It turns out that Whole Foods is not supposed to be as expensive as it is.
The New York Daily News reported on June 23 that New York City’s Department of Consumer Affairs launched a closer look into Whole Foods after investigators discovered that the grocery store has been overcharging customers from as early as 2010.
Abby Lootens, a spokeswoman from the DCA, told the Daily News that inspectors assessed 80 items from eight Whole Foods locations in New York City, and found that every label was marked wrong and most overcharged customers.
The most expensive culprit was the Columbus Circle location, which had 240 pricing violations during 28 inspections dating back to 2010. These 240 violations included not pricing items, adding tax to untaxable items, and overcharging customers during check-out.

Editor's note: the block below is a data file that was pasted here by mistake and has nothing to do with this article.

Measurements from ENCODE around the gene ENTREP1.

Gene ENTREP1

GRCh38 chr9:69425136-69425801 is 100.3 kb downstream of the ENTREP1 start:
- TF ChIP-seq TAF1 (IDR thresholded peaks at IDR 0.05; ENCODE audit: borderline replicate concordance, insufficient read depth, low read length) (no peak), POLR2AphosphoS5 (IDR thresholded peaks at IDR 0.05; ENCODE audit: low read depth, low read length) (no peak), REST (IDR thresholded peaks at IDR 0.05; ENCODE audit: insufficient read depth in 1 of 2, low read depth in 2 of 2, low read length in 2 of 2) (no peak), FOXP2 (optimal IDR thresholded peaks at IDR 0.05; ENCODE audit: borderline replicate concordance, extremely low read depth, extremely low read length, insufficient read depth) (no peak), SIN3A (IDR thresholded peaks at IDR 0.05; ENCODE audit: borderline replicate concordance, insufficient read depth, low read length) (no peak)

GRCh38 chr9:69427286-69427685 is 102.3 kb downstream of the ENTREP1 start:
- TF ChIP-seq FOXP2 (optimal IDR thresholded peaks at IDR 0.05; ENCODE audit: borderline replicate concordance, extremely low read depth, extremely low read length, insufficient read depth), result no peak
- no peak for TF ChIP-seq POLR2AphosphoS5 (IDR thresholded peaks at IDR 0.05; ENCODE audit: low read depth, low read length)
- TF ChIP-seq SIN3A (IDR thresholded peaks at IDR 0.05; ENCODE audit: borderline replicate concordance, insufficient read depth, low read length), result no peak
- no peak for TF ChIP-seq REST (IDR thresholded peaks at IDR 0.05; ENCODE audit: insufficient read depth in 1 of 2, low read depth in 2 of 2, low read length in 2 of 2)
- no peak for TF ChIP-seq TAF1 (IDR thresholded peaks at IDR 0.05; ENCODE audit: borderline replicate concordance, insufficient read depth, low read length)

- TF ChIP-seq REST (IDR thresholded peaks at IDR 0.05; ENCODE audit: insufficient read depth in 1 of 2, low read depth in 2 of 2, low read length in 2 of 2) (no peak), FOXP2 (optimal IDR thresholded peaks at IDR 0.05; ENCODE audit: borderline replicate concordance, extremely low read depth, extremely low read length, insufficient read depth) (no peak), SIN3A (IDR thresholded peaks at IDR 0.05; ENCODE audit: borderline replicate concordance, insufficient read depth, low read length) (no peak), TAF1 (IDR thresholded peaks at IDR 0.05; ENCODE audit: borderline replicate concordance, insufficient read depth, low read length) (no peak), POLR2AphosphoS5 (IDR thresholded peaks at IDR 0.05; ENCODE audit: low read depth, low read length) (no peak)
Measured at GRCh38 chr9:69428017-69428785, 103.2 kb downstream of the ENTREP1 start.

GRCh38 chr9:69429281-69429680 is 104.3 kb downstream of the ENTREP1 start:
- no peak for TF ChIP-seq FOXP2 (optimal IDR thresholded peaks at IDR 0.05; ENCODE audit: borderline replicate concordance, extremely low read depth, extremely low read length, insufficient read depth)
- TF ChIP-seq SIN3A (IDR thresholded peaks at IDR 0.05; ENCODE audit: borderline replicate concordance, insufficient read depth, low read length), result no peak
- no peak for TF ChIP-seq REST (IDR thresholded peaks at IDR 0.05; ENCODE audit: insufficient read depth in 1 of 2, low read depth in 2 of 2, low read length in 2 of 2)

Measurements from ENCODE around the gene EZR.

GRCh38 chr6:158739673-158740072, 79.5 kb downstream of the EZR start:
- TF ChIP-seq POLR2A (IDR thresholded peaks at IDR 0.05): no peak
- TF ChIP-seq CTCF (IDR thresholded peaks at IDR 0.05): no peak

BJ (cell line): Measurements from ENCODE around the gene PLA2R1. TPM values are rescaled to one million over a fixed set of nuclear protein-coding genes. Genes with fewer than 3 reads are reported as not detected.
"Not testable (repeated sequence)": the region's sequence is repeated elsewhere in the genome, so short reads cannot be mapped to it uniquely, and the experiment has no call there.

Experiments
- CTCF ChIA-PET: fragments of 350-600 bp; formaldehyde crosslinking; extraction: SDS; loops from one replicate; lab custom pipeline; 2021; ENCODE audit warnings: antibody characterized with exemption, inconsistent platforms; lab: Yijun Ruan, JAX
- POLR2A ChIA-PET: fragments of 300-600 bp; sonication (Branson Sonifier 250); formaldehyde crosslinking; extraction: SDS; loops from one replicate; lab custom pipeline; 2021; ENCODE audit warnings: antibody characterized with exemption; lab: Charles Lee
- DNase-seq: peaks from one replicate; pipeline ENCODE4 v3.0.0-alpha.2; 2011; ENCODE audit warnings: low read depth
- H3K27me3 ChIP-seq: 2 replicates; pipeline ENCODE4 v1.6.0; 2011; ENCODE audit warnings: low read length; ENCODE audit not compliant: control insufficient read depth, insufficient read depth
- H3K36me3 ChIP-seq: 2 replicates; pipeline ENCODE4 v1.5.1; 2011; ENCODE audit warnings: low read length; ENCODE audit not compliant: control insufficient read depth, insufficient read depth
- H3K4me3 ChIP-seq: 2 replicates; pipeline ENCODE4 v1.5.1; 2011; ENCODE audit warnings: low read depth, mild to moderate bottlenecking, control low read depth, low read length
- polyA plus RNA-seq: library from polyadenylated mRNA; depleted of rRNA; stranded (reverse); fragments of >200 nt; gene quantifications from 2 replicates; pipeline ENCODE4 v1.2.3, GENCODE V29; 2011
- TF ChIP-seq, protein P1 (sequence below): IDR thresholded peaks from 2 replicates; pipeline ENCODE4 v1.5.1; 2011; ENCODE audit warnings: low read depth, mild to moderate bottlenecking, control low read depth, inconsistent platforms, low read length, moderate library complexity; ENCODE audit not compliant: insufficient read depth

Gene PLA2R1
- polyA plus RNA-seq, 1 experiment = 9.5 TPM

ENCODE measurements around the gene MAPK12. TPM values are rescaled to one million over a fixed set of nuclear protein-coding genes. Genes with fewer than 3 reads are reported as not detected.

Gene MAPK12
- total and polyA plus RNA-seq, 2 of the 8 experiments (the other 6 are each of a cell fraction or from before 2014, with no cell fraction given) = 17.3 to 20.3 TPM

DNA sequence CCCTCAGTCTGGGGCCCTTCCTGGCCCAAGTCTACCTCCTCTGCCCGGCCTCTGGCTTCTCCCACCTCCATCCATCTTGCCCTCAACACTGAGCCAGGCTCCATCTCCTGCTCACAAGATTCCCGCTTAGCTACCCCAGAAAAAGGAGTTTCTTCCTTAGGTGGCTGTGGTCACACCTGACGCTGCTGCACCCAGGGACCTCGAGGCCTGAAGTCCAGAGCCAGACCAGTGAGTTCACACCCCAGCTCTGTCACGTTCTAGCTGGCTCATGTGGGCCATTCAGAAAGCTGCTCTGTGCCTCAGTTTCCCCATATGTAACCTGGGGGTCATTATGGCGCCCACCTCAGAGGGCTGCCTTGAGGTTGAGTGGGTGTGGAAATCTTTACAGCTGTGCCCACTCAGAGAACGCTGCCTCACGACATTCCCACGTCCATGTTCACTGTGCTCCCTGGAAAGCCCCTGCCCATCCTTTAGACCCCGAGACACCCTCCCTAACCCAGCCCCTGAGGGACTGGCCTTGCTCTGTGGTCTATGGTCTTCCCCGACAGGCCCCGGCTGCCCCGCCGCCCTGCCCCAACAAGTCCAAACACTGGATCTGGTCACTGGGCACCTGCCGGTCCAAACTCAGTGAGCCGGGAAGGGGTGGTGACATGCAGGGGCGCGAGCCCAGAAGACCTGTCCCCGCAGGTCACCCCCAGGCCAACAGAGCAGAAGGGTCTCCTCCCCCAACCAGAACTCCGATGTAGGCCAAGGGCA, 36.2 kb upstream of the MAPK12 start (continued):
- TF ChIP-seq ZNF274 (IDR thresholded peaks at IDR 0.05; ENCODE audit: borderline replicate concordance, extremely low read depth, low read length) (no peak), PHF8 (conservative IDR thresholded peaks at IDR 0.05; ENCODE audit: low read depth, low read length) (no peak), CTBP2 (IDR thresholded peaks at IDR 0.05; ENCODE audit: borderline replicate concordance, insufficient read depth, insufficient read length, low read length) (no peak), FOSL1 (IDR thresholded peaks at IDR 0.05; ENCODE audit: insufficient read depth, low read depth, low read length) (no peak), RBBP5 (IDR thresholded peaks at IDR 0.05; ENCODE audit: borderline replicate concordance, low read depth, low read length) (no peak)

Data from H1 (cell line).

Lootens said that overcharges ranged from 80 cents for pecan panko to $14.84 for a container of coconut shrimp.
According to Gothamist, Whole Foods issued a statement in response to the DCA, saying that they have not been overcharging New York City customers: “We disagree with the DCA’s overreaching allegations and we are vigorously defending ourselves. We cooperated fully with the DCA from the beginning until we disagreed with their grossly excessive monetary demands. Despite our requests to the DCA, they have not provided evidence to back up their demands nor have they requested any additional information from us, but instead have taken this to the media to coerce us. Our customers are our number one stakeholder and we highly value their trust in us.”
Whole Foods stores have received more than 800 violations during 107 separate inspections since 2010, totaling more than $58,000 in fines, according to a Daily News analysis of data obtained via a Freedom of Information Law request.